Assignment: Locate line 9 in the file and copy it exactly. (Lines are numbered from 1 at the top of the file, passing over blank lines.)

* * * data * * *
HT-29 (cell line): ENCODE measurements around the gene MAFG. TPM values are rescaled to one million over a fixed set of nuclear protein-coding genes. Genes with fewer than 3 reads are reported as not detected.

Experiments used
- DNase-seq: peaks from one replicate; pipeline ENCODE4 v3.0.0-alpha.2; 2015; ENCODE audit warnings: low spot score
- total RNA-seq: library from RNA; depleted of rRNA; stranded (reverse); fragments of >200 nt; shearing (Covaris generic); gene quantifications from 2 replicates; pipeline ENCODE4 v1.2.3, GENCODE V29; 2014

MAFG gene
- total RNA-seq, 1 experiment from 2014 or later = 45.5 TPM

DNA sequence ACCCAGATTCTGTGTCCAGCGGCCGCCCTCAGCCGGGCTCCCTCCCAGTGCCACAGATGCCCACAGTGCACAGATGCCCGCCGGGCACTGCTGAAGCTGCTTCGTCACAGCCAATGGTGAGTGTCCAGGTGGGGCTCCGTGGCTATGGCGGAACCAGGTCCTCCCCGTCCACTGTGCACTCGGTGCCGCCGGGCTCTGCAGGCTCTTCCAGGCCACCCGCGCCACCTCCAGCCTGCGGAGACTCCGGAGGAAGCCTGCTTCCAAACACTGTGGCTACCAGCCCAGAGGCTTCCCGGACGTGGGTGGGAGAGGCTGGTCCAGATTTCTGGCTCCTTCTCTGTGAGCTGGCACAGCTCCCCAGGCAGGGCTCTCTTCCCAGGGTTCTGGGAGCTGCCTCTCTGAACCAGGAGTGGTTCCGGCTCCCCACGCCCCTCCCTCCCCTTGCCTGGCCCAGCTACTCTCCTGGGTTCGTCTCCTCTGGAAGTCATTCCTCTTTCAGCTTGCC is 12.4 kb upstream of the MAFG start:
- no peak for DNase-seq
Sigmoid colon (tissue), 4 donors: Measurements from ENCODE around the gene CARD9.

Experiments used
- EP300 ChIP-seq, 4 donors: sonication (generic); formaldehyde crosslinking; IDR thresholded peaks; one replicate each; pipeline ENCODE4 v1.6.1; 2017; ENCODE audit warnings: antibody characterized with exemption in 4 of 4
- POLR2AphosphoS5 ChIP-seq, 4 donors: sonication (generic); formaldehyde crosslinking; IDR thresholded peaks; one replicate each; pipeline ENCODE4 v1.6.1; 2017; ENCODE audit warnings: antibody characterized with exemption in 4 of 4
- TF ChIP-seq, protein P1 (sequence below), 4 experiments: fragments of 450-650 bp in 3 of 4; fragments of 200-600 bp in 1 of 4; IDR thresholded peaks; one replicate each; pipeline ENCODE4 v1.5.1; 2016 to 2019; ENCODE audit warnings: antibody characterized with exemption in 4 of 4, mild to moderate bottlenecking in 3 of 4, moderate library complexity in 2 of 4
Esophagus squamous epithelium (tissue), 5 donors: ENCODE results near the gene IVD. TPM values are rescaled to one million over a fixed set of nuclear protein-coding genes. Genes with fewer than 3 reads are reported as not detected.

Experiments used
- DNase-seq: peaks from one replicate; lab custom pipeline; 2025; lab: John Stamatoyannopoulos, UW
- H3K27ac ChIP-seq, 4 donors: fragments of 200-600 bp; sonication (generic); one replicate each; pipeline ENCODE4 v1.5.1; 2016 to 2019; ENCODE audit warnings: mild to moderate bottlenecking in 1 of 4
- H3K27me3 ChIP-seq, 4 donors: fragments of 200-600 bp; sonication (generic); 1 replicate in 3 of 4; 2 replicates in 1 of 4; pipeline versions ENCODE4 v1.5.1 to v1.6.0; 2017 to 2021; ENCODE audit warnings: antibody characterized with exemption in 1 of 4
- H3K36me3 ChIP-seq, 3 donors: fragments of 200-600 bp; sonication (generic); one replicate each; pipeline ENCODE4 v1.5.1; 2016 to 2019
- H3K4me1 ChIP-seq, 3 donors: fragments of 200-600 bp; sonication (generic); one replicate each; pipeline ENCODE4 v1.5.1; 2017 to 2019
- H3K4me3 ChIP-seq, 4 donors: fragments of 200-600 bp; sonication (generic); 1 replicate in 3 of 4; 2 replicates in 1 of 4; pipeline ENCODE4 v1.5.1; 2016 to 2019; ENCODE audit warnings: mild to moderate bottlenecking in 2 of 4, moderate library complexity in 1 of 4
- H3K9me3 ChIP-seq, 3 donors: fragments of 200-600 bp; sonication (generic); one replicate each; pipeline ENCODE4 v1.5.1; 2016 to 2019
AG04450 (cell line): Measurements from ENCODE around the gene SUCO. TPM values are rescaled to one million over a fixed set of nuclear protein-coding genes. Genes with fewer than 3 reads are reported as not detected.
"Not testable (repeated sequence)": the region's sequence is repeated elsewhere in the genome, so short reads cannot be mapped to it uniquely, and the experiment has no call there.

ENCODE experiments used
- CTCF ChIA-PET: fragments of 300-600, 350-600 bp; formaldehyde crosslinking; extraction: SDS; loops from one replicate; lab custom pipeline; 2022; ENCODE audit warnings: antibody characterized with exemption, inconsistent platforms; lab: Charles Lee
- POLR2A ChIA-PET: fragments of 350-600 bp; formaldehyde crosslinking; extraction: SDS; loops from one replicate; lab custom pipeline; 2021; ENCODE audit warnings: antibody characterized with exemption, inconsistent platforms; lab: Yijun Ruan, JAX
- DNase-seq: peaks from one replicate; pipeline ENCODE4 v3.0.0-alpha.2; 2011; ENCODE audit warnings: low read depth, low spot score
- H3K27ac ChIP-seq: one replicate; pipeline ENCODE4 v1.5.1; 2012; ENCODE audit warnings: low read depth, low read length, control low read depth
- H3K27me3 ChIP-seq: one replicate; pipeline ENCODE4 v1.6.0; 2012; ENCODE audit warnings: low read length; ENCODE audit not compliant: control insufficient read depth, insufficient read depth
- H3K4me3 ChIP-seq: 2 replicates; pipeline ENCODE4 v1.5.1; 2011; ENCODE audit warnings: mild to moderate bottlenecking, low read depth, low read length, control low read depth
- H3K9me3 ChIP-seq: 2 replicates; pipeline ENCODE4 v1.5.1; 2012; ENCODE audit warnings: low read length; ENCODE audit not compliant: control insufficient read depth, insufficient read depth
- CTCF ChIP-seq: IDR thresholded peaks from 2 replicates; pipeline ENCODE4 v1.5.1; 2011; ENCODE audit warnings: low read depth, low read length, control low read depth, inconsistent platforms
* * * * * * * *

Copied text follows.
Sigmoid colon (tissue), 4 donors: Measurements from ENCODE around the gene CARD9.